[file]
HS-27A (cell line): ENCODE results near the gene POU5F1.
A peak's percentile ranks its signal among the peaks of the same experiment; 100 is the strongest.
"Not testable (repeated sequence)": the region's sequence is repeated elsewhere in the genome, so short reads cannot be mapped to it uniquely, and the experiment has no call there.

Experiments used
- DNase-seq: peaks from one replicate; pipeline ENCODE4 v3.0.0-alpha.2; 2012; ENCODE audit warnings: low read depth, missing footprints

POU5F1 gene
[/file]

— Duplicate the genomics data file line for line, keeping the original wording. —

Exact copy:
HS-27A (cell line): ENCODE results near the gene POU5F1.
A peak's percentile ranks its signal among the peaks of the same experiment; 100 is the strongest.
"Not testable (repeated sequence)": the region's sequence is repeated elsewhere in the genome, so short reads cannot be mapped to it uniquely, and the experiment has no call there.

Experiments used
- DNase-seq: peaks from one replicate; pipeline ENCODE4 v3.0.0-alpha.2; 2012; ENCODE audit warnings: low read depth, missing footprints

POU5F1 gene